This is an excellent book for smart guys: who, like me, like big ideas, and who admire guys who express big ideas in books and art, like Freud, Klimt, Kafka. This book is about people with those names.
But not about those whom we exclusively associate with those names, while ignoring that there must have been others.
It's about those with the names Adolfina Freud, Klara Klimt, Ottla Kafka, sisters of the famous smart guys. Also appearing briefly are Mia Krauss the grandmother of famous writer Karl, and Johanna Broch the mother of famous author Hermann. The women, except for Klara who has died by then, meet in a Nazi prison, consigned to die in gas chambers. And forgotten since.
Not so for the famous men: they if still living, like Sigmund, had more worldly regard and were provided with the means for escape, and a better afterlife.
This book is about what the world, with us smart guys following along, usually disregards, consigns to the margins, ignores, forgets, now as then.
Adolfina, the narrator, and her friend Klara, despite spirited attempts to engage the world on their own, came to recognize that they're not much wanted or respected. Deemed depressives, they volunteered to spend years in a madhouse. Among the authoritative sane, only the director of the madhouse, named Dr. Goethe, a relative of the famous one, tried to understand them respectfully, on their own terms, but his path seemed eccentric, antiquated, too romantic, a path not taken by the modern age which increasingly accorded empathy and imagination much less sanction than scientific detachment and rigor -- the smart, dry, perhaps delusional, rationality championed by Sigmund and so many others.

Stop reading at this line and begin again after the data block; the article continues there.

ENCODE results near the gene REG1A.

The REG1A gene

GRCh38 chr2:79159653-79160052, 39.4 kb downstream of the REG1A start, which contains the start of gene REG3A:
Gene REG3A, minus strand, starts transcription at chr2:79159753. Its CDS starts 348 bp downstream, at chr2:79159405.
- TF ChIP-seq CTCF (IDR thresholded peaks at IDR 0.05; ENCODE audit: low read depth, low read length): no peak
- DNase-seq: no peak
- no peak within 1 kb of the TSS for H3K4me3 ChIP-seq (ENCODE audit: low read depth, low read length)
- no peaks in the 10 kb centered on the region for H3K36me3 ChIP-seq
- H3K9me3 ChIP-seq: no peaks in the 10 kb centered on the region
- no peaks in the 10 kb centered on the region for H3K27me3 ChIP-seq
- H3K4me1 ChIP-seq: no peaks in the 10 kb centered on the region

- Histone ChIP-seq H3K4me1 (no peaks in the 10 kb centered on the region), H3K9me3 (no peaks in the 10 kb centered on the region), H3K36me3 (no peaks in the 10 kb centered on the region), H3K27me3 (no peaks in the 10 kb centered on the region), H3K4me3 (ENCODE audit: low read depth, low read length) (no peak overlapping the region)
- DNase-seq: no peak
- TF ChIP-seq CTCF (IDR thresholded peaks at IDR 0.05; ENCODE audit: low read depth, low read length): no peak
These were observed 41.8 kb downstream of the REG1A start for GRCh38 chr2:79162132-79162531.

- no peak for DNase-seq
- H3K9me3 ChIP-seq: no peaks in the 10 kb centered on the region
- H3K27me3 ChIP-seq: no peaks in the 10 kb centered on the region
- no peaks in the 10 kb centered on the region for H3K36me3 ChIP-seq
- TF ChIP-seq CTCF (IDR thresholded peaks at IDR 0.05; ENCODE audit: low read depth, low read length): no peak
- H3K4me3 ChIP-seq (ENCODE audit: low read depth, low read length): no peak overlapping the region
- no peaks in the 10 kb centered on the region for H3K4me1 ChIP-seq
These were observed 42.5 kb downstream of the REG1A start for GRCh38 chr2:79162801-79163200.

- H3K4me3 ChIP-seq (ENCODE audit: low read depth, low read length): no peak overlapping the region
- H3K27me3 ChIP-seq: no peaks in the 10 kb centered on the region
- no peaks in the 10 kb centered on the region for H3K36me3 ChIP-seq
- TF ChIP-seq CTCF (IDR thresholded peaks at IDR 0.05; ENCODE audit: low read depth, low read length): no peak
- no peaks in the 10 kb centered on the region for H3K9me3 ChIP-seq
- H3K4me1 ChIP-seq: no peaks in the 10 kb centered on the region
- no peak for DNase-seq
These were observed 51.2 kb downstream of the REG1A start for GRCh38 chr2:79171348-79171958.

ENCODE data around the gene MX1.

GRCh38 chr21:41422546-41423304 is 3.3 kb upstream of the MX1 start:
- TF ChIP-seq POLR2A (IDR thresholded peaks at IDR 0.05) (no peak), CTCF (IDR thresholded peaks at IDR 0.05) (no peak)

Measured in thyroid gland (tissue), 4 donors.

But Sigmund was the family's champion, always supported, and a champion for the modern age, while Adolfina's needs and desires were usually annoyances, distractions, embarrassments, and worse. She didn't seem smart. Her mother often disparaged her. Others saw her as silly and ridiculous. Klara's situation was much the same, but she made herself useful at times by looking after brother Gustav's many illegitimate children, about whom Herr Klimt didn't care much as he was a wild and crazy guy, a loose cannon, but one well-regarded and rewarded by society: he produced very marketable, very profitable goods. Something mere madness with its excess of empathy, nurturing, love, vulnerability, sorrow . . . usually doesn't produce.
We still live where reason must be rationality -- the ordering of life with math and physical science as exclusive model, metaphor and method, with quantifiable, marketable results much preferred. Where that which is not rational is unreason, and is consigned at best to entertainment -- rationality's silly little timeout. And if not entertaining, then to be discarded.
But this novel offers us a journey toward the other side, toward the reason of the arational, the unquantifiable, disrespected, useless, discarded Other, almost unbearably sad sometimes to take us to depths of feeling out of mind's grip, past rationality's control, maybe only slumming there, but back up . . . The novel's Adolfina experienced and perhaps came to understand the inner and outer life, the unconscious and madness and all that, more poetically, more tragically and therefore more spiritually, what Germans call geistlich, than her famous brother. Do we have a use for that? Toward the end, she presents us with an incipient Neo-Platonism akin to that of T.S. Eliot's "Four Quartets" . . .
This book is partly a poet's, a vulnerable dreamer's argument against critics who always seem more knowing, more mature, more rational, smarter. The author, like Flaubert on Madame Bovary, might be inclined to say, "Freud's sister, that's me!" And his achievement is that this work made me want, see, accept this to be so for me also. Great books seductively force us to recognize characteristics within ourselves, internalize characters, and so make us more.